May says mid-way through the process he also chose to take a step back from the Moth class’s sail area maximum of 8sqm and the effective maximum luff length restriction of 5.3m. That was partly due to weight but also because sailing with a conventional Moth rig, the boat is already over powered in 10 knots. He hasn’t measured the area of the wing but reckons it to be 7-7.5sqm.

“I thought I would play it safe,” admits May. “This was more a case of being first to do it. It was a science project in many ways to see what it was like, so I went a bit small.”

The solid wing is fitted to May’s Mach 2 platform and as this wasn’t designed to carry a solid wing, it compromised the design in several ways. Firstly the shroud base is narrower than May would have liked. The cord of the wing is shorter because the main sheet has to be aft far enough so that it loads up allowing the wing to fold [camber] naturally. May says he could have gone for a transom-mounted mainsheet (as some Moths have), but he wasn’t used to this set-up and didn’t want to have spend time getting used to it.

Balance is also not perfect as due to the constraints of the Mach 2 platform and the shorter than ideal cord of the wing, the centre of effort has moved forwards. To improve matters the pivot for the wing is slightly back from its leading edge, and he can still carry more rack than he did on Sunday, but ideally the centreboard case should be further forwards and May says he was reluctant to start hacking into his pristine all-carbon Mach 2.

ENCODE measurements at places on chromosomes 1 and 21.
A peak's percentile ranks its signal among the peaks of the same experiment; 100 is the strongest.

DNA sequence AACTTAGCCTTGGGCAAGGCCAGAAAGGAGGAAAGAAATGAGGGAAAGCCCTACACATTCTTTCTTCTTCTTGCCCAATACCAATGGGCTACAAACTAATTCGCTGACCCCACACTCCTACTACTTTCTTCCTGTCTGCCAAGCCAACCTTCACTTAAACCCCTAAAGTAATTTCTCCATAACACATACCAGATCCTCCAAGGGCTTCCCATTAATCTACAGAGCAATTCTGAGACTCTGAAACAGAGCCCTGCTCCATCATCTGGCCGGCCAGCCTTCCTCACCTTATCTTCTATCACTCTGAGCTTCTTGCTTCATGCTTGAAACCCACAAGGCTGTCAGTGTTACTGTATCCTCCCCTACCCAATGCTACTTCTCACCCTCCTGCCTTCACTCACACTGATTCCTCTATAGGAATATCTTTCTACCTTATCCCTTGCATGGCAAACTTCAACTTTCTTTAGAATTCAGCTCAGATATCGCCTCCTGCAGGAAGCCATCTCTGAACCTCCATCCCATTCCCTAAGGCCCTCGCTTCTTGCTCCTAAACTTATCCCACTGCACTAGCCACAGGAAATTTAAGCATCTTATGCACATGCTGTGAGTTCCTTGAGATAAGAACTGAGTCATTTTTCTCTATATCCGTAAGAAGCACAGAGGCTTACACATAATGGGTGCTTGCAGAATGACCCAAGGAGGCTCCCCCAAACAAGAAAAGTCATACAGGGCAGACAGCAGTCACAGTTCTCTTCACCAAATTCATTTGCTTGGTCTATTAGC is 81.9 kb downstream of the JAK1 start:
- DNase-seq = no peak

“The good thing is that on a normal boat the balance would be quite an issue, but on a foiling Moth, because you can play with the angles, you can get away with it being slightly out of balance. So I can live with it.”

As mentioned May reduced the span of the wing because he was worried about weight and in this respect the end result is impressive – it has come out at 9.5kg, just 1kg more than the standard Moth rig components. And with this first attempt May says he knows have been overbuilt in some areas. “I am pretty sure that I could do a Mk2 rig at the same weight or lighter [than a standard Moth rig] - which is quite scary! But the great thing is that traditionally boats heel and all that extra weight goes the wrong way, but the Moth is the one class which goes the right way [ie sailing upwind it is heeled to weather like a sailboard, rather than to leeward]. However May opted to keep this first wing light. “I was worried about the swing weight, for example when you gybe, so I wanted it minimum weight, but so far I haven’t noticed the difference.”